Thursday, January 26, 2006

Some Pictures Finally

Well, here are some pictures of my latest frame project (010106). It's a sloping top tube road bike. The upper lugs are Henry James mountain bike lugs to get the slope. The bottom are Walter which give me the BB drop I want with 700C wheels. Also, the lower head lug has built-in ergo stops. Very cool.

I've been fiddling with joint fit and geometry. This is much easier with a jig than off drawings IMHO. Borrowing an idea from Nic Crumpton, I've clamped a piece of 1x1 angle channel to the the bottom rod that carries the head-tube cones. This gives a reference point for where the steering axis touches the ground. Thus its possible to ensure that the bottom head-lug is positioned properly for the chosen length of fork. Very nice.

Things were looking good tonight, so I took to filing down the seat-lug. It needed a lot of work because I didn't like parts of its shape. The seat-tube ends within the lug. There is a ring around the top of the seat-tube spigot, so its important to get one's seat-tube length right (see prior paragraph) as there's no leaving it to long and trimming later. Because of this design, the lug essentially has a flat top. There's probably a good engineering reason for this relative to mountain bikes, anyway I picked the lug so I'm not complaining. But, the transition from the sides of the lug to the top was a bit to amorphous for me. In fact the whole seat-tube barrel and the lugs for the binder bolt also seemed from a visual perspective to be a bit too much like pudding.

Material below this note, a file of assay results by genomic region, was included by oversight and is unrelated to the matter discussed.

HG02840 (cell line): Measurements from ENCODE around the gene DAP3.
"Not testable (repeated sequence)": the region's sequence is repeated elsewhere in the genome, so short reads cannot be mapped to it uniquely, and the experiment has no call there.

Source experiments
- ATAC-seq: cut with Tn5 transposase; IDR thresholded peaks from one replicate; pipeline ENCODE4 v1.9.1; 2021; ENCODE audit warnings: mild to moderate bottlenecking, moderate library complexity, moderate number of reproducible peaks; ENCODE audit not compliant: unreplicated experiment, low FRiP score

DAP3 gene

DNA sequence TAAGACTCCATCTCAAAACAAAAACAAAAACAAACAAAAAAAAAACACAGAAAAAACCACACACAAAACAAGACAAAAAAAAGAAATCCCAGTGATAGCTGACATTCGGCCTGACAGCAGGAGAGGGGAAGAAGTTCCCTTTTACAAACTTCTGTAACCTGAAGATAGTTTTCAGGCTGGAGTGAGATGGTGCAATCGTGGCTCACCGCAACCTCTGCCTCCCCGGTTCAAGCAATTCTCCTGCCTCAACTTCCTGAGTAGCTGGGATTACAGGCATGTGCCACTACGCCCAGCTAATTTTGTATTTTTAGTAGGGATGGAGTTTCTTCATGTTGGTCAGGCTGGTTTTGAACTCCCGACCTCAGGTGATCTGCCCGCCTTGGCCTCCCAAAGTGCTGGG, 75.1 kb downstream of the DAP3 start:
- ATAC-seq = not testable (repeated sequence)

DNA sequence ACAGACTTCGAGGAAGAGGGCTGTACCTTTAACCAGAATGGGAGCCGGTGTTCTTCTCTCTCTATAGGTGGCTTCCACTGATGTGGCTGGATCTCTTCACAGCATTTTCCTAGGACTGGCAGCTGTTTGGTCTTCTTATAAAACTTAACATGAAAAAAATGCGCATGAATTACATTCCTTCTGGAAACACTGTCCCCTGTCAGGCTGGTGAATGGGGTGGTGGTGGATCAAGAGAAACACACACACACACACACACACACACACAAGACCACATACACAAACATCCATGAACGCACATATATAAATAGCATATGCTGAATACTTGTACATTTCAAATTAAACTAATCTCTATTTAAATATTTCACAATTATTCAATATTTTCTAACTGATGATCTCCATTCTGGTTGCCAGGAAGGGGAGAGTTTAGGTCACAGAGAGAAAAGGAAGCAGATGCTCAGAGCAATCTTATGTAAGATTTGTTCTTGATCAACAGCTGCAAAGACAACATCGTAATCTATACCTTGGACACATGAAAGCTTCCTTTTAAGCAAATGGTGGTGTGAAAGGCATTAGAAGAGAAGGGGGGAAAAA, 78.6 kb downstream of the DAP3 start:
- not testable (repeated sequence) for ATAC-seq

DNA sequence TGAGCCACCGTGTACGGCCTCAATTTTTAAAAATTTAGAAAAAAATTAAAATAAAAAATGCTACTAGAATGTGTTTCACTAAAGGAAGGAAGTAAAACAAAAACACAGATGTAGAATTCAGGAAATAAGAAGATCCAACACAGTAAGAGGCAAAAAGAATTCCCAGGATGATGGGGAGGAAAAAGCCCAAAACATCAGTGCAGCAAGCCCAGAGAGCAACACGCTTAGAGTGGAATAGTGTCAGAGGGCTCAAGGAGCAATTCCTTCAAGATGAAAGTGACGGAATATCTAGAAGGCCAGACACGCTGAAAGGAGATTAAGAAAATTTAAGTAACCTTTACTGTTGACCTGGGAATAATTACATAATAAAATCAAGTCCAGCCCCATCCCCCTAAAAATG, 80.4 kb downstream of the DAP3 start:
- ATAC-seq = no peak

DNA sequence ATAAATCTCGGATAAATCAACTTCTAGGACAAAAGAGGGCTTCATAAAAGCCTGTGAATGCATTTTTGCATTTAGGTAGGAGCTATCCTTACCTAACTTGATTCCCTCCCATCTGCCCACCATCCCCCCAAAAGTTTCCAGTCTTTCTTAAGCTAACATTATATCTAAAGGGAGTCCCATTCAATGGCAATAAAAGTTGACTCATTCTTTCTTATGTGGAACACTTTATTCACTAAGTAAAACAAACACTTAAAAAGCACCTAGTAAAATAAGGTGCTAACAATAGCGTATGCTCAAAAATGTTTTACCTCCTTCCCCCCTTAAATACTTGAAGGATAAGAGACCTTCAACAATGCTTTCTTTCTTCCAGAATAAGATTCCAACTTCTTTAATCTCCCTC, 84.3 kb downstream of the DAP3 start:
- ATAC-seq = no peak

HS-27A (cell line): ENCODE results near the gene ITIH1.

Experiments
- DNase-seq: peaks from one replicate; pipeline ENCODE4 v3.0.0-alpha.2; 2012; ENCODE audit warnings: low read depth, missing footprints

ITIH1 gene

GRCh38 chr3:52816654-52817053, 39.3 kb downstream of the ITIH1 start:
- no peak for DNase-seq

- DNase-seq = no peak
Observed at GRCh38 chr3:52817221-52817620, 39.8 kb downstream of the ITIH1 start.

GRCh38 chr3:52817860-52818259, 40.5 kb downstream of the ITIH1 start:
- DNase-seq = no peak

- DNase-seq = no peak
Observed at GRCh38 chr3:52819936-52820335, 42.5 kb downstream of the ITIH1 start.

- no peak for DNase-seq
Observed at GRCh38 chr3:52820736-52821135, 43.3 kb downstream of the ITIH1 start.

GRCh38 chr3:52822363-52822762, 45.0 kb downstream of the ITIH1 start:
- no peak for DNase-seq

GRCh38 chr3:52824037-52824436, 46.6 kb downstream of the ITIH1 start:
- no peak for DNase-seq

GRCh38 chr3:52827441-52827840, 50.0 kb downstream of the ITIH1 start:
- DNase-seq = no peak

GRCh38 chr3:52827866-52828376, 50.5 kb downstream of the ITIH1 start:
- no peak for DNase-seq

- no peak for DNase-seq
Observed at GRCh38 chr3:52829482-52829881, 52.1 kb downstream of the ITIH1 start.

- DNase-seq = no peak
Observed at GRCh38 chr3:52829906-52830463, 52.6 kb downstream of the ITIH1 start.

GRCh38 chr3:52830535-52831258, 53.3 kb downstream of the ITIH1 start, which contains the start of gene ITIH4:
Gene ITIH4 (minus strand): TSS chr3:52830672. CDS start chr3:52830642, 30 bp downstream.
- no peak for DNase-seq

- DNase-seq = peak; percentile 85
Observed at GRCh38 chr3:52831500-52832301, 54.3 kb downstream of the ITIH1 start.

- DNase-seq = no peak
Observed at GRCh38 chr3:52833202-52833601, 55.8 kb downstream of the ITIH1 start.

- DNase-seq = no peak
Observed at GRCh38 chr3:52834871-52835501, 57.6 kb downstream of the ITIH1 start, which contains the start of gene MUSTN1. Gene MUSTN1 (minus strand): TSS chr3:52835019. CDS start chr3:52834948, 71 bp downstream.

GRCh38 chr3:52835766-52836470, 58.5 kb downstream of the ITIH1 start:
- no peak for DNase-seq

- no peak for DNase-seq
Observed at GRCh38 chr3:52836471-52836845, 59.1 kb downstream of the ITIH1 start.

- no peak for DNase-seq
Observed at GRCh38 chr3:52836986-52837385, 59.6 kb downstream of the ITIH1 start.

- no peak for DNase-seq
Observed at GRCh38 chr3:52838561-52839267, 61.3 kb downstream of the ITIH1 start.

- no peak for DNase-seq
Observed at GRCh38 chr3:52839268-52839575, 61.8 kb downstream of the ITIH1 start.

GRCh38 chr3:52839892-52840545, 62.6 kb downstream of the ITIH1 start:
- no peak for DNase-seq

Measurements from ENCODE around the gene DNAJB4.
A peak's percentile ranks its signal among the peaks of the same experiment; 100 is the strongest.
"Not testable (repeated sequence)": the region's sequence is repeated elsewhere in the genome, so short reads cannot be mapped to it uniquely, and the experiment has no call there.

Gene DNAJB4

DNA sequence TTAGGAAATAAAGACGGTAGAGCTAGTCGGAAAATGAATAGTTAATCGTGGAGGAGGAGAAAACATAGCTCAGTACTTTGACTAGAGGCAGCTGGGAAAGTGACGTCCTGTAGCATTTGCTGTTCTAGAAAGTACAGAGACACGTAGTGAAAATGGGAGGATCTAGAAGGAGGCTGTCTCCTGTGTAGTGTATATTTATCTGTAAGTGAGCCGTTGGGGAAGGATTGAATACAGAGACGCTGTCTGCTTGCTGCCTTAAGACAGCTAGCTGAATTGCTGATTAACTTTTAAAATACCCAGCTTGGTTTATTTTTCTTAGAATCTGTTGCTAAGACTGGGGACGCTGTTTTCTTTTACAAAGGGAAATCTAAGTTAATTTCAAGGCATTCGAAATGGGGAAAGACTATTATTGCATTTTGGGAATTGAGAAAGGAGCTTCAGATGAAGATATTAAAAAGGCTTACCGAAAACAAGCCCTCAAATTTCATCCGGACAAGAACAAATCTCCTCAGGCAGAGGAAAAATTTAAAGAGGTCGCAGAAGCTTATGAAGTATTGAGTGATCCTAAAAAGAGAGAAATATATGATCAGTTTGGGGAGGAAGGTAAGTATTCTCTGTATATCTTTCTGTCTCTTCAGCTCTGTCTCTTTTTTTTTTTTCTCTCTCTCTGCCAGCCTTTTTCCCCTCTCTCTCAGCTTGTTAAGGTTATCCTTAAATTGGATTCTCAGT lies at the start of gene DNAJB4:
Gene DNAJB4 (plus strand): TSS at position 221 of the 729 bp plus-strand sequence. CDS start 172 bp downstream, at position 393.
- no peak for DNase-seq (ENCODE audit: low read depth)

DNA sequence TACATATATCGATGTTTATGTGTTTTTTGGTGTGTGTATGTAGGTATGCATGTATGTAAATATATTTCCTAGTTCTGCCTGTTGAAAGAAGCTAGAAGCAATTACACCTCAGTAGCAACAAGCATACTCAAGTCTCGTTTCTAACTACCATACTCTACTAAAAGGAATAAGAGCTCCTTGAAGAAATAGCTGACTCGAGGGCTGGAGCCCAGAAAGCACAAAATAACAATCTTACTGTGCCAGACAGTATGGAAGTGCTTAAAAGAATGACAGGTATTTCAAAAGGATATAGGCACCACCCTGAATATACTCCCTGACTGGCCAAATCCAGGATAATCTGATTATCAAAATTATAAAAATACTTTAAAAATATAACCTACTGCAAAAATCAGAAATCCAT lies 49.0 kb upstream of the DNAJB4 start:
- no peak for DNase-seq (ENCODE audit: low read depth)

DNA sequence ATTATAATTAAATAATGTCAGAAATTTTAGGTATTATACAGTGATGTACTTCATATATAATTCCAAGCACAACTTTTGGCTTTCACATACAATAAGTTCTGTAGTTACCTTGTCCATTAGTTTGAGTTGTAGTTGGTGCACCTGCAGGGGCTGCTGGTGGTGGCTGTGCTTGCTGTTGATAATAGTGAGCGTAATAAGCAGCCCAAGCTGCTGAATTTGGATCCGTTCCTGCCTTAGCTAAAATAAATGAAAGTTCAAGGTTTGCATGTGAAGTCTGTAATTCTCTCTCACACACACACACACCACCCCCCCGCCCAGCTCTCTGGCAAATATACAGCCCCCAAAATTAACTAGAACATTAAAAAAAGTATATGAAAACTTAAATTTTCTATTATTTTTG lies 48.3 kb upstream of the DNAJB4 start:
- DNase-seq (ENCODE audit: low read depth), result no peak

So, I spent a couple of hours with a file, and got a result that looked much better - especially when mounted on the tubes. Anyhow, everything was fitting fine, and I've had an itch to get the torch back in my hand, so I had a go at it.

First the usual cleaning of lug and tubes. Then drilling and fluxing. Finally pinning the joint and checking everything in the jig. Looking good, so on to some more flux, mount the joint in a work stand and have at it with the torch.

The pictures were taken after the finished assembly was put back into the jig to check fit. The jig isn't an alignment table, but things looked real good.

For having been away from the torch for a while, I was very pleased with the braze. There was a little bit of cooked flux on the crotch of the joint, but overall things looked good. The edges were clean and require no filing. Not to much silver was dripped in the wrong places. The edges are nice filled showing that I pulled the silver through well. There's a nice ring of silver at the end of the seat-tube inside of the lug. Cool.

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